BELA and LLA etc


Sports awards etc

I assume you mean the Sports Leader UK BELA compared to the Mountain Training Lowland Leader Award?

A major difference is LLA doesn’t include expeds, although that’s only a 2 day add on course to allow LLA to camp in relevant terrain.

So LLA doesn’t include camping by default?

No. It’s fundamentally a day walk award.

If you wish to include camping then the two day expedition skills module’ is available for those who hold Lowland Leader / Hill & Moorland Leader.


BEL now LEL (Lowland Expedition Leader): longer course, includes camping. Run through Sports Leaders UK.

LLA: shorter but needs an additional 2 day bolt on for camping. Run through Mountain Training.

Much of a muchness. I prefer Lowland Leader (I was previously a course director for BEL, now a course director for LLA). I think Mountain Training being the professional body for Mountain activities in the UK makes Lowland Leader better in terms of established framework building towards higher awards.

I think the fact that you can be deferred training for LLA if you have done ML training is a big bonus, especially for those who live a long way from mountains and therefore who take longer to get their QMD’s.

The same is true for HML training too, for those walking without the ropes. Once HML training is done, you can complete an LLA assessment.

For much of the UK population, the HML is probably a more achievable qualification than ML too

It’s more achievable and actually more usable, unless you live north of Edinburgh, in the Lake District or in Snowdonia you are covered by HML.

I also like that all 3 Mountain Training Qualifications are the same format. (And Expedition Skills is the same for LLA and HML so you don’t need to redo it.)

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What’s the distinction between HML and ML?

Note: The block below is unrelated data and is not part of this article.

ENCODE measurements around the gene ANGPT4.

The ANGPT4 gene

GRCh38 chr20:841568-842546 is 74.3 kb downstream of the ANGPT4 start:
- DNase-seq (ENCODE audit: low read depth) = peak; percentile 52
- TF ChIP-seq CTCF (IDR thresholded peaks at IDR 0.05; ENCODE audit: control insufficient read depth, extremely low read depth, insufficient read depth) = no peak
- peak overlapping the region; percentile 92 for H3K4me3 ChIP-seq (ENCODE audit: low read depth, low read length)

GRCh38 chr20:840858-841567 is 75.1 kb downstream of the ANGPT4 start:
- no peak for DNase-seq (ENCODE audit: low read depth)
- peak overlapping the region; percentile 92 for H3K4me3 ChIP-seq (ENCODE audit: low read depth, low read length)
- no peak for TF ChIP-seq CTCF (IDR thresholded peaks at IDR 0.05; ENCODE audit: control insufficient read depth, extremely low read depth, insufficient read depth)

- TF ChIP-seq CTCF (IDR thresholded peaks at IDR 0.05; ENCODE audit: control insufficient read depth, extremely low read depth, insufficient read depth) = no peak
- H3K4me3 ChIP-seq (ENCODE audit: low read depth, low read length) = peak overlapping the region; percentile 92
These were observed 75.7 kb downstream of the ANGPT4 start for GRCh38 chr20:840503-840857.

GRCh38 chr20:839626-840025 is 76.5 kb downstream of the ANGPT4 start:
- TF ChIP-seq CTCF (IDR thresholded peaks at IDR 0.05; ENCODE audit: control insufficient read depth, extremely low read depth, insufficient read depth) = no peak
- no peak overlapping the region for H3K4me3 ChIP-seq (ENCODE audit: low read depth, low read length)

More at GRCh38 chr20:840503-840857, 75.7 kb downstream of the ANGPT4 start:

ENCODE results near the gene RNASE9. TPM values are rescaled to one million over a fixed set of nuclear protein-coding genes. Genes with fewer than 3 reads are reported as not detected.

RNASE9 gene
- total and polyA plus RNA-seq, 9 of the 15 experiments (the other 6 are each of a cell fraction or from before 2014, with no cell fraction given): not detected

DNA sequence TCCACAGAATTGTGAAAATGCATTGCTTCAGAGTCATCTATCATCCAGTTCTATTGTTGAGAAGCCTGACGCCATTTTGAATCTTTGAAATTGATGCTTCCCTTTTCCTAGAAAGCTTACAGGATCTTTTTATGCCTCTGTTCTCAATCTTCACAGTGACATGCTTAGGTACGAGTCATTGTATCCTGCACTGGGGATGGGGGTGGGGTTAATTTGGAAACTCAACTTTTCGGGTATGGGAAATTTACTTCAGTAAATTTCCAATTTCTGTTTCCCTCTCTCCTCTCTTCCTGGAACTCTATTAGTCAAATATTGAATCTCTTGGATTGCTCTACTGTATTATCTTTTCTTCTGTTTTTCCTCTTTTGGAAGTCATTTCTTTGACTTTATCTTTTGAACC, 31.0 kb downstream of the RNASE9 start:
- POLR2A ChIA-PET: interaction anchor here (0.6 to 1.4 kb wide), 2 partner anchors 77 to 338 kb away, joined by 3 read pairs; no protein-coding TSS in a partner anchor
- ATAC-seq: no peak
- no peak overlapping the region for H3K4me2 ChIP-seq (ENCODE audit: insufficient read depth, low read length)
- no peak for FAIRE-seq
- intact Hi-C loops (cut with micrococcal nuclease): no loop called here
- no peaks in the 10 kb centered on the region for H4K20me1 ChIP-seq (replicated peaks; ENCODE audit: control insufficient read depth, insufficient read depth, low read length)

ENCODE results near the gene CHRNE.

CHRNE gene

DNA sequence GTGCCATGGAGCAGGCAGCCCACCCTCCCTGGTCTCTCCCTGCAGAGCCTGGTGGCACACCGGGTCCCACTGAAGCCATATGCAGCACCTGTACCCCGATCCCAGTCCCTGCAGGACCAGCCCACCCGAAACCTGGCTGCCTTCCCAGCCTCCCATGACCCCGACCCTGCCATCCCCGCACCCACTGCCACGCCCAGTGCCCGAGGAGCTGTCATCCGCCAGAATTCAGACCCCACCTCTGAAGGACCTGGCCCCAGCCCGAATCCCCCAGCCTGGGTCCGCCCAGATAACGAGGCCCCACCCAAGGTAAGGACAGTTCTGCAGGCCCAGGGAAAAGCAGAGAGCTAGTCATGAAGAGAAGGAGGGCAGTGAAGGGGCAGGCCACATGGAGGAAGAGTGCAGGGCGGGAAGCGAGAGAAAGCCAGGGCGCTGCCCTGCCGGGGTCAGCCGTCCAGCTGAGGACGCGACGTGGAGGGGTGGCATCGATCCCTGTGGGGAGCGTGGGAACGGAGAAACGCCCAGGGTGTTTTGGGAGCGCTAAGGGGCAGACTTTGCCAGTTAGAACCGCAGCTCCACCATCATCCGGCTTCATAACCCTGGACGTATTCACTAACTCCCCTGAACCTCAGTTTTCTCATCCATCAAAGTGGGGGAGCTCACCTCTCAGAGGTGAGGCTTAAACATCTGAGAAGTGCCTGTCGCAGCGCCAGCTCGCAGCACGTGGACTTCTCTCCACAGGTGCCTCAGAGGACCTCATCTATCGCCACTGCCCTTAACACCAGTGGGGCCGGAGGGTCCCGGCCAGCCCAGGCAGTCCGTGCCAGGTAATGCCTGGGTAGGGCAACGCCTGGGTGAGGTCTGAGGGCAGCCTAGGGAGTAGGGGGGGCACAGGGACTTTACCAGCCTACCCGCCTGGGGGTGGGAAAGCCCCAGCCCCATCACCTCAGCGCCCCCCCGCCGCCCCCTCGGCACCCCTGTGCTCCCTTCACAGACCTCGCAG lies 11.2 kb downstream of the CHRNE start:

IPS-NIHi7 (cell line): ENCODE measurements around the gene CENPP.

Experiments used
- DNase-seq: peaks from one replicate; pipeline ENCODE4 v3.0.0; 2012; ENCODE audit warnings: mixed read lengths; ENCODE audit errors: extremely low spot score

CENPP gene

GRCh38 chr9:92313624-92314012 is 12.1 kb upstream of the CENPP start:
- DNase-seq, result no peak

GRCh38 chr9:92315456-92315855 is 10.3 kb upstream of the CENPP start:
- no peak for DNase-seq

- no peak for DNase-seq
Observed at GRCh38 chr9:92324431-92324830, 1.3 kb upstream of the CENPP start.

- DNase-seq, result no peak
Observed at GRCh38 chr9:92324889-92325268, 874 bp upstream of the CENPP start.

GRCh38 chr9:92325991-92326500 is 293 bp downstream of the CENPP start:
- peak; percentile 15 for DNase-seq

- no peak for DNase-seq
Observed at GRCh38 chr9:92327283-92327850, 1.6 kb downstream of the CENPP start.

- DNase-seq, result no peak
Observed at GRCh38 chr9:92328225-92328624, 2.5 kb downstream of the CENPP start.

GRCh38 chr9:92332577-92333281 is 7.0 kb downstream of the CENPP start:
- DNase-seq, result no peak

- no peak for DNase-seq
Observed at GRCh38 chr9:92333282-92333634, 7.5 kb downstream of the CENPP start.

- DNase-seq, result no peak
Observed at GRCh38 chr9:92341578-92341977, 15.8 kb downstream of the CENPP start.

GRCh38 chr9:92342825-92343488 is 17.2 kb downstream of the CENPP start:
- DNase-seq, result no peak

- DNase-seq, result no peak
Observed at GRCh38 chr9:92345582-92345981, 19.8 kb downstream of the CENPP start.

My old-days experience was all in the Brecon Beacons; which, having not bothered to look into it since I don’t live there any more, I just assumed would be ML territory.

Not an AT person, but the HML candidate handbook says this

2.1 The Hill and Moorland Leader qualification offers the opportunity to gain experience and demonstrate technical competence in leading groups on hill walks in areas of the UK and Ireland that fall within the technical definition outlined below. Such areas may often be subject to hostile weather conditions and require an element of self-sufficiency and this is reflected in the syllabus of this scheme (see also Appendix 1).
Suitable terrain for the Hill and Moorland Leader will meet the following four criteria:
• open, uncultivated, non-mountainous high or remote country known variously as upland, moor, bog, fell, hill or down
• areas enclosed by well-defined geographical or man-made boundaries such as classified roads (areas that merge
with mountain regions and do not have well defined boundaries are excluded)
• areas of remoteness that are easily exited in a few hours, returning to a refuge or an accessible road
• areas where movement on steep or rocky terrain is not required (in either a planned or unplanned situation)

Thanks for that.

I would think that the Beacons would fulfil those criteria, with the exception of the term “non-mountainous”… But clearly that is open to debate I guess within their definition of the scope.

As far as I’m concerned - they’re mountains. Not as high as some mountains, like Snowdon for example; but mountains none the less.

HML Handbook
ML Handbook
The ML handbook defines the Beacon Beacons as mountainous as you suspect. It does make taking cadets out on the “fun” hills more challenging :frowning_face:

Yes… Not like the old days. If we weren’t out with the Sqn we’d just go out and play on the mountain with our mates.

“See you later Mam… Going up the mountain.”